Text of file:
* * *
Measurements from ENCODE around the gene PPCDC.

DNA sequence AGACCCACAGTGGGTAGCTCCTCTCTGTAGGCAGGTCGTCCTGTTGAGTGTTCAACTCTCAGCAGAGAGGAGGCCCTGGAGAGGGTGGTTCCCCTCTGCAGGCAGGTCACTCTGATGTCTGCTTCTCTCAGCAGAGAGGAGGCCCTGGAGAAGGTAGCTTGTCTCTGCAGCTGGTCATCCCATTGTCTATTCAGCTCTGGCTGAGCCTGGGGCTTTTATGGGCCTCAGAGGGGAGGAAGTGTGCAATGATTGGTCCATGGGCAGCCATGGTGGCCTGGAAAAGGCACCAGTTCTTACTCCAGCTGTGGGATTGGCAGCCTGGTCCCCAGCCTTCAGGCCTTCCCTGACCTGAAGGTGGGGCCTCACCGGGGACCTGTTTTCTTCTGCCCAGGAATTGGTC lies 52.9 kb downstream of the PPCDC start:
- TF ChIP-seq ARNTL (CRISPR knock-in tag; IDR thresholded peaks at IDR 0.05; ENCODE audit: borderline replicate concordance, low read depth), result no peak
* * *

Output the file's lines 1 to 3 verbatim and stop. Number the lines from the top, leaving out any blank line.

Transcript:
Measurements from ENCODE around the gene PPCDC.

DNA sequence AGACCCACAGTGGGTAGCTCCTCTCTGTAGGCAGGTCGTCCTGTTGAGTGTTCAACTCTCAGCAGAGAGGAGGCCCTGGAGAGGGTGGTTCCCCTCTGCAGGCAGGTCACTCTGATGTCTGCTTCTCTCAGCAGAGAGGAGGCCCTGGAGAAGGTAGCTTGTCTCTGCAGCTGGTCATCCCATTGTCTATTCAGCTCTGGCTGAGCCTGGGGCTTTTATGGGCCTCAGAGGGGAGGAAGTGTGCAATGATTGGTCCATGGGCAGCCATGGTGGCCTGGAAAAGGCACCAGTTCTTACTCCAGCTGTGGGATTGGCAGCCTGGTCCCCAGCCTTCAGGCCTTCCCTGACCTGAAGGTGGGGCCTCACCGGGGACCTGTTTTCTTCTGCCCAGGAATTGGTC lies 52.9 kb downstream of the PPCDC start:
- TF ChIP-seq ARNTL (CRISPR knock-in tag; IDR thresholded peaks at IDR 0.05; ENCODE audit: borderline replicate concordance, low read depth), result no peak